Acoustic impedance and specific acoustic impedance are measures of the opposition that a system presents to the acoustic flow resulting from an acoustic pressure applied to the system. [...] There is a close analogy with electrical impedance, which measures the opposition that a system presents to the electrical flow resulting from an electrical voltage applied to the system.

Unfortunately, that Wikipedia article is heavily technical and mathematical, without much physical detail.

The soundboard of a musical instrument, or the membrane of a loudspeaker, doesn't need to have a lot of back and forth movement. It just needs to vibrate relatively gently. Large movement wastes energy by causing bulk movement of the air, rather than inducing the desired pressure waves.

The string itself does not move the air much, does not produce much sound - hear an electric guitar without the amplifier!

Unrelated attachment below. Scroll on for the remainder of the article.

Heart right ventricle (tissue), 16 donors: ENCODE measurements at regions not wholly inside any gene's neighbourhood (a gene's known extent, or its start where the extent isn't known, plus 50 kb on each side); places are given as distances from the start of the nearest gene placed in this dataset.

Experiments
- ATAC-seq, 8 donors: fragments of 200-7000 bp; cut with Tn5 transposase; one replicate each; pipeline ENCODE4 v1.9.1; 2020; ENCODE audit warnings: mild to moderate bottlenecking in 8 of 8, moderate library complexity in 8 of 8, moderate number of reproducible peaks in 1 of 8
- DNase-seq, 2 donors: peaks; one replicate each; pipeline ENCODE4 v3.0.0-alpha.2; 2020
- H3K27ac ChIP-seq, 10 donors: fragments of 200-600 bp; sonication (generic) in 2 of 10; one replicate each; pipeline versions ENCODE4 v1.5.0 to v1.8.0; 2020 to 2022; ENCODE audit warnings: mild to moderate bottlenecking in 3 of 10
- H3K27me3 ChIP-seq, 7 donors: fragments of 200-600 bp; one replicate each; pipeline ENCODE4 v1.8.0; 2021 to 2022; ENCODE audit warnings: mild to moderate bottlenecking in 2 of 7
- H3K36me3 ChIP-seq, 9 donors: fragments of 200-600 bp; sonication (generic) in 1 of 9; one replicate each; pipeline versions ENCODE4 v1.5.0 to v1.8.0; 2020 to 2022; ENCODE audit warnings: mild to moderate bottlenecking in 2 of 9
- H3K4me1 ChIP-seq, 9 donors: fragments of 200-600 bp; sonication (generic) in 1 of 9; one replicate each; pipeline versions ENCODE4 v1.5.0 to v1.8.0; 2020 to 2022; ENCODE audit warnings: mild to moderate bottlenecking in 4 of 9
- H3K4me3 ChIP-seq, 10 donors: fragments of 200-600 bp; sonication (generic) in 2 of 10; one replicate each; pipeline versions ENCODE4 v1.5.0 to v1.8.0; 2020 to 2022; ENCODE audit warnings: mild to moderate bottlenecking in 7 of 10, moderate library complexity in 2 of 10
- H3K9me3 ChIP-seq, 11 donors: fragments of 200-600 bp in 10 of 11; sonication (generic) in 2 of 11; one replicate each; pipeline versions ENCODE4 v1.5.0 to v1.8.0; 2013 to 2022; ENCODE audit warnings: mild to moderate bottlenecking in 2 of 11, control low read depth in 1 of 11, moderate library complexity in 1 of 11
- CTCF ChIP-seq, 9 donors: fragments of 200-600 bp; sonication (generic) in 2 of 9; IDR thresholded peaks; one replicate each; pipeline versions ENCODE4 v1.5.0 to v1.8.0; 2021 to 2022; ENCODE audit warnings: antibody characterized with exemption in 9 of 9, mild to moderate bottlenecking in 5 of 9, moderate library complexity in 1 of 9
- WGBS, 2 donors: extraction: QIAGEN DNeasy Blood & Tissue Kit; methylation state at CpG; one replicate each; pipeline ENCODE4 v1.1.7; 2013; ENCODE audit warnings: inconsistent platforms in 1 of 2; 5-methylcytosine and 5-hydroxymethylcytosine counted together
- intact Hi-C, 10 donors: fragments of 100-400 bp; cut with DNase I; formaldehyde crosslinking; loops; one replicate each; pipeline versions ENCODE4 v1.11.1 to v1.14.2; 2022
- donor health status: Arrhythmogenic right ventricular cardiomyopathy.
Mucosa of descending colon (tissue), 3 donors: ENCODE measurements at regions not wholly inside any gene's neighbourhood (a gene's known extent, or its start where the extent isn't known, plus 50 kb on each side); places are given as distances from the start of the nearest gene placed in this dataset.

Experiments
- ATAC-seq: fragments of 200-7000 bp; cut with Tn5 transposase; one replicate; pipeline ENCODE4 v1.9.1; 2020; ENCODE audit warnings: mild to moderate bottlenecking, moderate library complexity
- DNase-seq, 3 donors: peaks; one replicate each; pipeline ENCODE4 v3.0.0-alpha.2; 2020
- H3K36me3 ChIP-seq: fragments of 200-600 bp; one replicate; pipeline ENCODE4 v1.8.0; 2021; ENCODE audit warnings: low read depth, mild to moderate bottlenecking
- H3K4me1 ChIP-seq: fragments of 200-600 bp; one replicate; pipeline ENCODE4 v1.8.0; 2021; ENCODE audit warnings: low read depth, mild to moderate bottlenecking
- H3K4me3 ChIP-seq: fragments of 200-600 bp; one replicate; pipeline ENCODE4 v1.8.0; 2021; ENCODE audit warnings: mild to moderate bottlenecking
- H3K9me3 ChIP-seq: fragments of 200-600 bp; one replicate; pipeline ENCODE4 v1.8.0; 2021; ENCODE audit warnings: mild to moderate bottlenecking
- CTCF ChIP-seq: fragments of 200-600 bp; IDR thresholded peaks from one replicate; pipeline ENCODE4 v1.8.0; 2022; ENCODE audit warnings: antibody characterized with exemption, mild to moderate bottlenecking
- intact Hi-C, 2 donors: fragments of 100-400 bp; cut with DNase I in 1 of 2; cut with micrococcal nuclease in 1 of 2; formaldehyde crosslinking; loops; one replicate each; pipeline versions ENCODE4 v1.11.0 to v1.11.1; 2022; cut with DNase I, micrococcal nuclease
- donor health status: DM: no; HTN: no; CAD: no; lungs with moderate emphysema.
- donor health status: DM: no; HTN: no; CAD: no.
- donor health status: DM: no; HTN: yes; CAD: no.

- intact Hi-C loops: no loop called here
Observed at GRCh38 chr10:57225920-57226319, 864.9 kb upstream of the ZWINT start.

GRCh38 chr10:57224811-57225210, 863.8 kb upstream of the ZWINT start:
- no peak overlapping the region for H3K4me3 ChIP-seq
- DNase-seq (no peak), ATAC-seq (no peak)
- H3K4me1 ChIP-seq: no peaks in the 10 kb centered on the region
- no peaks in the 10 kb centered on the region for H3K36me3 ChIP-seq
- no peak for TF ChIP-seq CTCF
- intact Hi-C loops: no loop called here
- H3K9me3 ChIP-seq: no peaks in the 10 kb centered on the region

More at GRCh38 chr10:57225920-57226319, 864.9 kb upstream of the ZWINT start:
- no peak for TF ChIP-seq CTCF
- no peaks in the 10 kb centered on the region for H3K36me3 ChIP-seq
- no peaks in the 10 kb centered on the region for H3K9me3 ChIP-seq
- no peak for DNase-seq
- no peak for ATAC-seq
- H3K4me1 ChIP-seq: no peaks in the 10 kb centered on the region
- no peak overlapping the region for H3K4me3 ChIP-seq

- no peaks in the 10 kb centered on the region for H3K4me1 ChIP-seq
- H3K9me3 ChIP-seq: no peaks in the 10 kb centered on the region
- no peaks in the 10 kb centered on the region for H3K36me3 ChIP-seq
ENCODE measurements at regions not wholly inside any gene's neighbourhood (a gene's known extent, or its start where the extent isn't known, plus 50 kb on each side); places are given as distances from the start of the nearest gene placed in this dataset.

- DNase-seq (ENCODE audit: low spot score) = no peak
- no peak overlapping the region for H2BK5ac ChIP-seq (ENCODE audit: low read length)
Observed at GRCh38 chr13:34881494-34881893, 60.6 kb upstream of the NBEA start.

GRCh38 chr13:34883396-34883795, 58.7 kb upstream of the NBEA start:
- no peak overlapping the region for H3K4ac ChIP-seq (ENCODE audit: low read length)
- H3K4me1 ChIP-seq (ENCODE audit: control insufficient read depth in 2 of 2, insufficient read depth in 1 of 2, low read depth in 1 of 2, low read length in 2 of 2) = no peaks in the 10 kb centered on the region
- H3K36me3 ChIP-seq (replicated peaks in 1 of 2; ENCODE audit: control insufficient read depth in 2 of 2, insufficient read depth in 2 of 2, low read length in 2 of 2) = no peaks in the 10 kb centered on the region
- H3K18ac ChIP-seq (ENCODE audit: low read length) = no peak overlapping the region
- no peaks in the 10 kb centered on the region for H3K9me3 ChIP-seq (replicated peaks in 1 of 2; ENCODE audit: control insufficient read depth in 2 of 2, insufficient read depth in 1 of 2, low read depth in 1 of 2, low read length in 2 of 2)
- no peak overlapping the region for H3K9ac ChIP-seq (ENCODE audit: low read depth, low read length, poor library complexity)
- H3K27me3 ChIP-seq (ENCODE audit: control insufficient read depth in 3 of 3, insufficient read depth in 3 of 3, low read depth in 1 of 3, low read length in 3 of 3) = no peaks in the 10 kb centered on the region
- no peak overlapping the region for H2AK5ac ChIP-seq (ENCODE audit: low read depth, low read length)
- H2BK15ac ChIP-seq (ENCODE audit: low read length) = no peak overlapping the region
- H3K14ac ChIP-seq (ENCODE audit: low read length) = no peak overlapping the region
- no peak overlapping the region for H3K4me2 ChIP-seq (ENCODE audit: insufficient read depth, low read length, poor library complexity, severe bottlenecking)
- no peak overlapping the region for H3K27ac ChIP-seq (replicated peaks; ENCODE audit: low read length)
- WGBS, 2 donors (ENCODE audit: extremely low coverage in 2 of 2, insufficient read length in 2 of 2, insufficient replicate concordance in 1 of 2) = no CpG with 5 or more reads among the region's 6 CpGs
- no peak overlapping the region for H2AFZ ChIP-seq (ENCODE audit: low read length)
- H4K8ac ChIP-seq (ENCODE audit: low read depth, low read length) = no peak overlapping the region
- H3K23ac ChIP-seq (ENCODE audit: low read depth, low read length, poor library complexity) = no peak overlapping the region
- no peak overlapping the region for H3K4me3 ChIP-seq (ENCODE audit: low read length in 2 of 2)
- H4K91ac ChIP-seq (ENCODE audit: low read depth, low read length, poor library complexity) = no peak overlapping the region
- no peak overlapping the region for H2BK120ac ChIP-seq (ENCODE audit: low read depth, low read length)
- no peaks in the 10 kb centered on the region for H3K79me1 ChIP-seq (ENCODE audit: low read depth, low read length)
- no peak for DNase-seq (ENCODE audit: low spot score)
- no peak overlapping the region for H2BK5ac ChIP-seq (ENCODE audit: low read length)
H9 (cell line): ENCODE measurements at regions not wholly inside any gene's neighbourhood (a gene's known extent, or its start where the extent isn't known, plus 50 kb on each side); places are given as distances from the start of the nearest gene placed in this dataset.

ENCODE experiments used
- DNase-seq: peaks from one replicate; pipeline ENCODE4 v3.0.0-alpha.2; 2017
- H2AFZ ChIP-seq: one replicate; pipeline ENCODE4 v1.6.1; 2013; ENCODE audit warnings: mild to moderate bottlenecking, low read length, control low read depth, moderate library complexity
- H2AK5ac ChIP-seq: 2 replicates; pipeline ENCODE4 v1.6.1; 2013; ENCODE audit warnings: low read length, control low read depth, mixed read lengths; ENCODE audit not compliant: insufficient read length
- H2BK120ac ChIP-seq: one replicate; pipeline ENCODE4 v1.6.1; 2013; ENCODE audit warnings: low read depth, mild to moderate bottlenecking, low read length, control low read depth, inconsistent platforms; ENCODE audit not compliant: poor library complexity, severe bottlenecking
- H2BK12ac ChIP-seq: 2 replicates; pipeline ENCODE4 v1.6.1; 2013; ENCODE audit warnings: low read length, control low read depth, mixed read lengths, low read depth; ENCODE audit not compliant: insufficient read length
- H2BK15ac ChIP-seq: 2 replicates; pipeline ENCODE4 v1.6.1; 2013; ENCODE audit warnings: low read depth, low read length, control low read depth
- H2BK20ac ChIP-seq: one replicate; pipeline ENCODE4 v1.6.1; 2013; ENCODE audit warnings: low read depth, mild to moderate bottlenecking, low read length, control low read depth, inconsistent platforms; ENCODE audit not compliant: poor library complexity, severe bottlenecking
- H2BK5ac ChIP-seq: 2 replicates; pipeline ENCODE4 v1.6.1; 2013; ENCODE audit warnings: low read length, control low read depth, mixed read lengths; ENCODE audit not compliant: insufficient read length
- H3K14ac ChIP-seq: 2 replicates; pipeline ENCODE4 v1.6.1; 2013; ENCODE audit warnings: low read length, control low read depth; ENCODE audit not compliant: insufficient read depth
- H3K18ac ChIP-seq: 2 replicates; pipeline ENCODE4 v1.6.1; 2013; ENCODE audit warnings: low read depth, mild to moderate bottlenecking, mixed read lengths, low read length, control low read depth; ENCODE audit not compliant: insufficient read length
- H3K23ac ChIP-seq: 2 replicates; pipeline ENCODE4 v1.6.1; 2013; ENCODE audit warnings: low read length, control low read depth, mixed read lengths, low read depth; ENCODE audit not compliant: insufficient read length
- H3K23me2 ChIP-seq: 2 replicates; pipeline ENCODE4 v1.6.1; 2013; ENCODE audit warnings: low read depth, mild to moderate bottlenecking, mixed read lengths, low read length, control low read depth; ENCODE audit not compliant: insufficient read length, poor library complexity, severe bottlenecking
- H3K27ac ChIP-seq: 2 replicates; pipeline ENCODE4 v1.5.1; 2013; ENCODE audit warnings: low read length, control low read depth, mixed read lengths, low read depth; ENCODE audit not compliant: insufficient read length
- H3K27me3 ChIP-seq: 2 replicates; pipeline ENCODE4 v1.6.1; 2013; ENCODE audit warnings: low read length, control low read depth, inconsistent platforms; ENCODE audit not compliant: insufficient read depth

In a violin it is the bridge that couples the movement of the string to the sound board which sets the air in motion.

The hollow body acts like a Helmholtz resonator.

The soundboard is the crucial component in acoustical amplification of string vibrations. The strings pass over the bridge, which is solidly attached to some part of the soundboard. A vibration at the bridge sets a good part of the soundboard in motion. This in turn vibrates the air close to the soundboard, and launches sound waves into the air, which we can hear. An important point here is that the "amplification" of the string vibration does not actually add any power that was not already present in the vibrating string. All we have done is transform the vibration from a small, stiff source (the string and bridge) to drive a large, soft destination (the soundboard then the air). This is a bit like using a lever to increase the effect of a force, without actually adding any power.